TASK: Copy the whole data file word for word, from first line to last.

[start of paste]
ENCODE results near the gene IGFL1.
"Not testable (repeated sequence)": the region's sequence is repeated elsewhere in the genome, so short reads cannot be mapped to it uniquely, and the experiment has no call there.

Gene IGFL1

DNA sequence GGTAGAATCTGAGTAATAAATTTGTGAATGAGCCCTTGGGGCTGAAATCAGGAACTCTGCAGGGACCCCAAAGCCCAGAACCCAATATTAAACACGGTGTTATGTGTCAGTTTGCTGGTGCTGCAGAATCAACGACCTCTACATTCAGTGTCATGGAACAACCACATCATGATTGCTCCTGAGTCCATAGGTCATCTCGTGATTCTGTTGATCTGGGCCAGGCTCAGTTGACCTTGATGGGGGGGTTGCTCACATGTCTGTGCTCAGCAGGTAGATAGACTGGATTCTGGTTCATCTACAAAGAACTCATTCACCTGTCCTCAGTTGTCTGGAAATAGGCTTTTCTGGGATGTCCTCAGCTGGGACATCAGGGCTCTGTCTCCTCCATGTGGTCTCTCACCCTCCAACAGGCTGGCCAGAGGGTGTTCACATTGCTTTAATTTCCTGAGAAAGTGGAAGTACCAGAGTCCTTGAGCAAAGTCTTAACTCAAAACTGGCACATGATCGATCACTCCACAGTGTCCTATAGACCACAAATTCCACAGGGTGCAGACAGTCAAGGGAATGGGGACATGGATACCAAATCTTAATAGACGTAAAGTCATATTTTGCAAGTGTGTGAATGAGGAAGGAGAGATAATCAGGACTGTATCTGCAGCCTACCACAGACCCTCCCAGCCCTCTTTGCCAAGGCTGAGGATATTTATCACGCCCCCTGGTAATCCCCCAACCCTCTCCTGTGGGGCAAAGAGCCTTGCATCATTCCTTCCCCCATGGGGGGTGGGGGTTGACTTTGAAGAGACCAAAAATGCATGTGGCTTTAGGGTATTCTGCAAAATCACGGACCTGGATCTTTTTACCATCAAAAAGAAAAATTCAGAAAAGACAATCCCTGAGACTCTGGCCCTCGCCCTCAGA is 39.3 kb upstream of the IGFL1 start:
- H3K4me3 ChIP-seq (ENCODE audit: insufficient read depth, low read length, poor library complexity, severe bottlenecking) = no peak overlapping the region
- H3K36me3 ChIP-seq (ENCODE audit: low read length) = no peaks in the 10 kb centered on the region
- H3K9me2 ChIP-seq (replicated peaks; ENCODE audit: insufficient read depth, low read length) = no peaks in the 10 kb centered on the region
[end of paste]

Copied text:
ENCODE results near the gene IGFL1.
"Not testable (repeated sequence)": the region's sequence is repeated elsewhere in the genome, so short reads cannot be mapped to it uniquely, and the experiment has no call there.

Gene IGFL1

DNA sequence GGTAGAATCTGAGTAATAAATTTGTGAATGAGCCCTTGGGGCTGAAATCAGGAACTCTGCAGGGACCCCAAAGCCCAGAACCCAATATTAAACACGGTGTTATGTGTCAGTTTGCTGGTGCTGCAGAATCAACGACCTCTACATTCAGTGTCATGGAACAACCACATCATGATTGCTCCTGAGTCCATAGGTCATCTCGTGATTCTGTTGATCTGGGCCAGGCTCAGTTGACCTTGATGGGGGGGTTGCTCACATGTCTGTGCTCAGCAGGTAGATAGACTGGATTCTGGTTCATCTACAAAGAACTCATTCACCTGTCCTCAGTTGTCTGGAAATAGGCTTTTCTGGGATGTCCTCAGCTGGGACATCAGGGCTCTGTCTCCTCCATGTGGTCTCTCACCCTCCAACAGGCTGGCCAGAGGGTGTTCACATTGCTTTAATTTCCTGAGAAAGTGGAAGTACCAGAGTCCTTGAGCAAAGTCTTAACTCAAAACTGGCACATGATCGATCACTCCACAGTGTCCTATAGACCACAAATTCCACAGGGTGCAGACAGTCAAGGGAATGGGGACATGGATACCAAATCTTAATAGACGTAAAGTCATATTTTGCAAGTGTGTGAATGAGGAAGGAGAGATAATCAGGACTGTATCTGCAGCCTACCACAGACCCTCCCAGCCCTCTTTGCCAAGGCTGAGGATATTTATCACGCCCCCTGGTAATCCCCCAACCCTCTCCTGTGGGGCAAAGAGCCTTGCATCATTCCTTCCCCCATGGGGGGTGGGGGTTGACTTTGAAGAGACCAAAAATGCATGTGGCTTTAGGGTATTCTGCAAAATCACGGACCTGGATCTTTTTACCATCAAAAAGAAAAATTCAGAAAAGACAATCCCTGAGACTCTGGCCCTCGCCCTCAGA is 39.3 kb upstream of the IGFL1 start:
- H3K4me3 ChIP-seq (ENCODE audit: insufficient read depth, low read length, poor library complexity, severe bottlenecking) = no peak overlapping the region
- H3K36me3 ChIP-seq (ENCODE audit: low read length) = no peaks in the 10 kb centered on the region
- H3K9me2 ChIP-seq (replicated peaks; ENCODE audit: insufficient read depth, low read length) = no peaks in the 10 kb centered on the region